Better Late Than Never
Blue skies and ski buddies at Sugarbush Resort
I got a late start on the ski season this year—this past Saturday, Jan. 24 was my first day on Alpine skis. I packed up my car and drove over to the Mad River Valley, about a 30-minute commute to Sugarbush’s Lincoln Peak.
I’m a late-bloomer skier, in that I tried skiing a few times as a teenager in Connecticut, but didn’t get on shaped skis or link a turn until my late 20s. So I still get first-day jitters each season, and can easily psych myself out. The people I ski with are experts; most of them have lived in Vermont a long time, if not their whole lives, and ski and ride with speed and ease. When someone new asks me to ski with them, I typically try to prepare them by lowering their expectations and give them plenty of opportunity to change their mind. “I’m slow!” I’ll warn new friends. “I don’t really do crazy technical stuff.” Or, “I don’t want to hold you up in the woods. Don’t feel like you have to wait for me.”
As I drove south on Route 100, I reflected on the past couple of months. Going into Autumn, I was so psyched for this ski season. I felt like by the end of last season I had made real progress. I was saying “yes” to more and more expert terrain, clocking 40-plus miles per hour on some of the intermediate (tracking it all with the Trace Snow app), and ducking into the woods with my friends and able to keep a pretty flowy feeling navigating through the trees. But when we got the first dump of killer snow this year, I was laid up with a medical issue and ended up having surgery. The day after my surgery, a bunch of my friends went to Stowe; I saw them later that day, with that post-powder-day glow.
I was healing, and I hit another delay. When I brought my skis in for their annual tune-up and pointed out that they had delaminated, the tech very nicely told me the delamination was likely a warranty issue. The ski manufacturer was going to send me brand new skis to honor the warranty, but I had to wait on the shipping (old skis to the factory, factory to check them out, new skis to ship to my house). Just after getting them back, I traveled back home to Connecticut for the holidays, and then Vermont was hit with a cold snap. I was hesitant to take out skis I had never used on what might be challenging conditions. My friends kept telling me the snow was good on the mountains—the miracle of Vermont’s continuous investments in snowmaking and expert grooming—but I had fallen into kind of a non-mountain funk and opted instead for a lot of cross-country skiing.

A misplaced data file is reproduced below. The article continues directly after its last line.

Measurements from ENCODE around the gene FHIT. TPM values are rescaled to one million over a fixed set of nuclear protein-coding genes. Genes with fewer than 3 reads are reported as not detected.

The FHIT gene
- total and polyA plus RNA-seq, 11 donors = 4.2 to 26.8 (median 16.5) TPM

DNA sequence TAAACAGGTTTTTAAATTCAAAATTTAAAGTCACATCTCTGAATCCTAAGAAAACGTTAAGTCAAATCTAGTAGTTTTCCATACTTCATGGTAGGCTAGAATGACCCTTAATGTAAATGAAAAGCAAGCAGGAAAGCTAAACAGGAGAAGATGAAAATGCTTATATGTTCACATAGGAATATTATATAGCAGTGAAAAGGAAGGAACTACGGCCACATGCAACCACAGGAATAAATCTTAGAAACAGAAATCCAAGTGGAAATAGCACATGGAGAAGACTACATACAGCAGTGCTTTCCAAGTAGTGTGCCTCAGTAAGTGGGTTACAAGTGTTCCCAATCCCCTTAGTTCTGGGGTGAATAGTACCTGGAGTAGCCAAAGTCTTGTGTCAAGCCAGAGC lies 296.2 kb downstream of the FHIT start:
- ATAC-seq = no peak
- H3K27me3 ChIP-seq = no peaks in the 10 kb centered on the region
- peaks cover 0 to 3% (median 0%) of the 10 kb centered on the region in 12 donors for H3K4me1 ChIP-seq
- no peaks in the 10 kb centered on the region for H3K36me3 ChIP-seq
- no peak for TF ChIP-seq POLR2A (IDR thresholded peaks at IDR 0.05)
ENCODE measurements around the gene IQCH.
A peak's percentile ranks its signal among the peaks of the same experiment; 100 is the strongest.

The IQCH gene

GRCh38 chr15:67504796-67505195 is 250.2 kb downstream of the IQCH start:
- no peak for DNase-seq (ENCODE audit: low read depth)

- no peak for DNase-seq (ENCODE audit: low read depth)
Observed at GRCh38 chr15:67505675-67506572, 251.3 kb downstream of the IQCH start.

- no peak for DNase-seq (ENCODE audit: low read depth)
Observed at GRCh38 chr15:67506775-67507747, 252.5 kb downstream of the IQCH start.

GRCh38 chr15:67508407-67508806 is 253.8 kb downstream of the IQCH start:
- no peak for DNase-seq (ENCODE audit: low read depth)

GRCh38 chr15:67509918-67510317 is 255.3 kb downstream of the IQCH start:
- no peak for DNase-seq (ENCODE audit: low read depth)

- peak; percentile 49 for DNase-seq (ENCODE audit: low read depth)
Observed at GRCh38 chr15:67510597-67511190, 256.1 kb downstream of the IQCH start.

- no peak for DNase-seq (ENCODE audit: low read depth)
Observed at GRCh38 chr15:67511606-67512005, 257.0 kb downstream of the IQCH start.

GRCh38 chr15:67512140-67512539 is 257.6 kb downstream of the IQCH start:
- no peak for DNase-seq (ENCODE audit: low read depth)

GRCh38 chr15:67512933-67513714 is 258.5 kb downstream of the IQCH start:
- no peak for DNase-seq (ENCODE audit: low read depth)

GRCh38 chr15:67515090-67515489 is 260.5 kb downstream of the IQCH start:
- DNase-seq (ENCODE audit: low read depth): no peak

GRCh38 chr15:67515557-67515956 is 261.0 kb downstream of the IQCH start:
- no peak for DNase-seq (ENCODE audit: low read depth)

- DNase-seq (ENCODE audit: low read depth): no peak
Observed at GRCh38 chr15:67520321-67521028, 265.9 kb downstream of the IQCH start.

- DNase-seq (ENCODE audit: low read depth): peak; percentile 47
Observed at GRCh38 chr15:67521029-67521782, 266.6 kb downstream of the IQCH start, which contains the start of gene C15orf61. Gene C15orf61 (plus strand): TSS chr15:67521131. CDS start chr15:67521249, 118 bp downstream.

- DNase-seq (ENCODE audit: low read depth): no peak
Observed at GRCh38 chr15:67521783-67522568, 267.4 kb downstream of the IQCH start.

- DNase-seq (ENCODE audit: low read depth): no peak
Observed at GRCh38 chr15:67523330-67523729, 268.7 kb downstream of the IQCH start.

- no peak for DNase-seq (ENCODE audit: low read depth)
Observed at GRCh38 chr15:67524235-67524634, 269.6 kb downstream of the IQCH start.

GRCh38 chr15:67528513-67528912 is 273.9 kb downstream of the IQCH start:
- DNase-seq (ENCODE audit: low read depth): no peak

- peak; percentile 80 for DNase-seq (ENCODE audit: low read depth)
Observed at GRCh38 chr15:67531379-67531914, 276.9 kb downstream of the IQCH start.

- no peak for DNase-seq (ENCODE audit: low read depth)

When I woke up the morning of January 24, I was out of excuses. Body healed, blue skies, temps climbing to the 30s, sharp skis, friends at the mountain, caught up on chores at home. It was time to break the ‘14-15 season seal. I pulled out all my ski gear, packed up the car, and got excited for the day ahead.
And it was just what I needed. I’m not sure how many times I’ve ridden to the top of the Heaven’s Gate lift at Sugarbush, but I do know that each and every time I get the same feeling when I get off the lift and take in the view. It’s breathtaking: the magic of rime ice on the trees and sign posts, the snowy capped evergreens on the surrounding mountains, the glittering surface of the moguls dotting Ripcord and Paradise. I felt that freeing feeling you get from skiing as I banked the turns down Jester, alternating between playing in piles of powder and catching speed on the firm spots. I remembered why I do this and was glad to be back.
Do I wish I learned to ski earlier in life so I’d be able to keep up with my friends all the time? Sure. Do I wish that my circumstances were different this year, and I got to enjoy all the killer early-season snow? Absolutely. But the important thing is, I am here now. And it’s better to start late than never at all.
By Sky Barsch. Sky is a writer and editor in Montpelier, Vt. Her passions are mountains, trails, traveling and food, plus her adorable powderhound, Siena.